An invasion of jellyfish has hit the coastline in the Nelson region.
The lion's mane jellyfish are common and one of the largest of the jellyfish family, National Institute of Water and Atmospheric Research (NIWA) ecologist Ken Grange says.
"We've got one of the more common jellyfish but one of the larger ones called the lion's mane," he says.
"It has an umbrella [body shape] and then these tentacles hang down from underneath it, which are used for catching food."
The jellyfish can provide a sting to those who come in contact but don't pose any serious threat to the public.
"They'll eat plankton as well as small fish and they capture those by stinging which is why some people get some welts from touching those things," Mr Grange says.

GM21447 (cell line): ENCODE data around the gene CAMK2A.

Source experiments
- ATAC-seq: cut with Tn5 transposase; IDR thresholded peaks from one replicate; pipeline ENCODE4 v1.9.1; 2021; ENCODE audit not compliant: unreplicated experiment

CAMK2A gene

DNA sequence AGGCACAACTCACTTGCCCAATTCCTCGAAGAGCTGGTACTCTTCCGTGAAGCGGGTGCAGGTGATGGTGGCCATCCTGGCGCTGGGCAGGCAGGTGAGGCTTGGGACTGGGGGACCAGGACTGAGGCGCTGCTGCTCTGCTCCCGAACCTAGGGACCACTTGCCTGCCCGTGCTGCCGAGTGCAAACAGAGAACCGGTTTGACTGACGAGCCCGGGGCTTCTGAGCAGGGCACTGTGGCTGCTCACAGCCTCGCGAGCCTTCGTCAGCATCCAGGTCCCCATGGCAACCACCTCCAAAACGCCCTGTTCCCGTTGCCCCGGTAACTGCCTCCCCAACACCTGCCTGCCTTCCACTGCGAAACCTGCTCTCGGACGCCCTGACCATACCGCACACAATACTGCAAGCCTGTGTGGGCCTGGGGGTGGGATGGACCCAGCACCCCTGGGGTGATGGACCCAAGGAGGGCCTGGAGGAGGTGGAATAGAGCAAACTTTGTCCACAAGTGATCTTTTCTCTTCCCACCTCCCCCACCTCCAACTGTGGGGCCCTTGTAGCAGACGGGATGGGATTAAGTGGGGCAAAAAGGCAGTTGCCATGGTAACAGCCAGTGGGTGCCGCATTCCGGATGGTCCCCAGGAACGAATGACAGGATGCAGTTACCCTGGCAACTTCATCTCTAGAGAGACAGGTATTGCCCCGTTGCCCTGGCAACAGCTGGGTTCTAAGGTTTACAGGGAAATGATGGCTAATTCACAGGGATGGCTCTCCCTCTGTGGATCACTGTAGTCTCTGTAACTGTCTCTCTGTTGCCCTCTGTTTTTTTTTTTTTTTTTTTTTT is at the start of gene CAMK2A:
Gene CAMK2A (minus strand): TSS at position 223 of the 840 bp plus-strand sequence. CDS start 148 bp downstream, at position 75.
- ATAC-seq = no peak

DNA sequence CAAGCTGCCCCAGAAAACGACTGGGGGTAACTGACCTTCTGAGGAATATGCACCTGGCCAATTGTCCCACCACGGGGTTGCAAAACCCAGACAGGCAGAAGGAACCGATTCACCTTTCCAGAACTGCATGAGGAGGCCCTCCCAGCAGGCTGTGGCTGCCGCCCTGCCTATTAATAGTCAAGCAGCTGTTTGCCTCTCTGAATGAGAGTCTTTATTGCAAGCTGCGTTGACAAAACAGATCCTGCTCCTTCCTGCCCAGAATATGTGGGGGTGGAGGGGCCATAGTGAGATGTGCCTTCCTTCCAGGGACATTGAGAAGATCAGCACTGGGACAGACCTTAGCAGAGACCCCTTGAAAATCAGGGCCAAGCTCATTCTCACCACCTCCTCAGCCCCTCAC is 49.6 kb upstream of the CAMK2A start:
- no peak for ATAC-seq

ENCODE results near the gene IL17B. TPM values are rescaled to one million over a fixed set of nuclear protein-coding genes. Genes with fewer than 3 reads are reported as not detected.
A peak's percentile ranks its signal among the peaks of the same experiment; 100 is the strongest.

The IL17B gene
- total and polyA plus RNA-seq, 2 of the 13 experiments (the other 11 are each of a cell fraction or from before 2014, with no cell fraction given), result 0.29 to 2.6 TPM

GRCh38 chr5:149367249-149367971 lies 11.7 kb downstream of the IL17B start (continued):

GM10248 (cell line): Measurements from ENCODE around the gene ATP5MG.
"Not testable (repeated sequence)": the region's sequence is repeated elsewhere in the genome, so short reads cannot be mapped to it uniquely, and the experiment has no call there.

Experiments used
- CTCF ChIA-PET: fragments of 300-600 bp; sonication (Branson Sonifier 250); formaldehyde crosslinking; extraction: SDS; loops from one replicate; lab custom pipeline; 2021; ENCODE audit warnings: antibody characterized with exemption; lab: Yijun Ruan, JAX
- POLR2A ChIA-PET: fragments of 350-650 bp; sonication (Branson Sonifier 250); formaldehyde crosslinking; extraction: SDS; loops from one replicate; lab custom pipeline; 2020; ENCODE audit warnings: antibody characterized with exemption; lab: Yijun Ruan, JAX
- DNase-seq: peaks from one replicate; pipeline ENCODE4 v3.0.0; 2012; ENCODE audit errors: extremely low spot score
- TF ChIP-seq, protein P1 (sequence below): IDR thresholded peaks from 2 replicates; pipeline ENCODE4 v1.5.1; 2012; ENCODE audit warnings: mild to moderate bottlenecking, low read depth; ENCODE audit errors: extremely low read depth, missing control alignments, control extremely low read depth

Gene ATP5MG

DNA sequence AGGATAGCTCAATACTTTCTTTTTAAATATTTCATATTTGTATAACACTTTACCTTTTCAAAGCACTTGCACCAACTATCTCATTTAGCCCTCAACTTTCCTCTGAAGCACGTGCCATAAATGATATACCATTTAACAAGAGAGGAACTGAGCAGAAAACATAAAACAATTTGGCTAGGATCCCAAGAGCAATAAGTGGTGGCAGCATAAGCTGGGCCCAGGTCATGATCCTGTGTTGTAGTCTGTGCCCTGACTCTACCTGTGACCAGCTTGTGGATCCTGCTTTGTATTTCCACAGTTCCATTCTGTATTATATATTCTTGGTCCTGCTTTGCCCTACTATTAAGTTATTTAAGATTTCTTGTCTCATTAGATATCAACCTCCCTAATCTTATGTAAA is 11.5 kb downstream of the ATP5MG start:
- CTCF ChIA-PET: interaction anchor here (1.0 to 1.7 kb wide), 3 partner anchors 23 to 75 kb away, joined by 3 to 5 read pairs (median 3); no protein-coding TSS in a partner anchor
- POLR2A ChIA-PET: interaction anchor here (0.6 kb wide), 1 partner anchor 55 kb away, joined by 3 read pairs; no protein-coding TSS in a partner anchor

"Most people won't worry about it at all but if they get an allergic reaction they should probably see someone about it."
Despite the risks, that didn't stop a group of local boys from getting wet and diving in.
"[For] a lot of people it won't affect them particularly on their hands and feet. It might affect lips or sensitive parts of the skin," says Mr Grange.
Luckily for the boys, the ecologist reckons there's "nothing to worry about".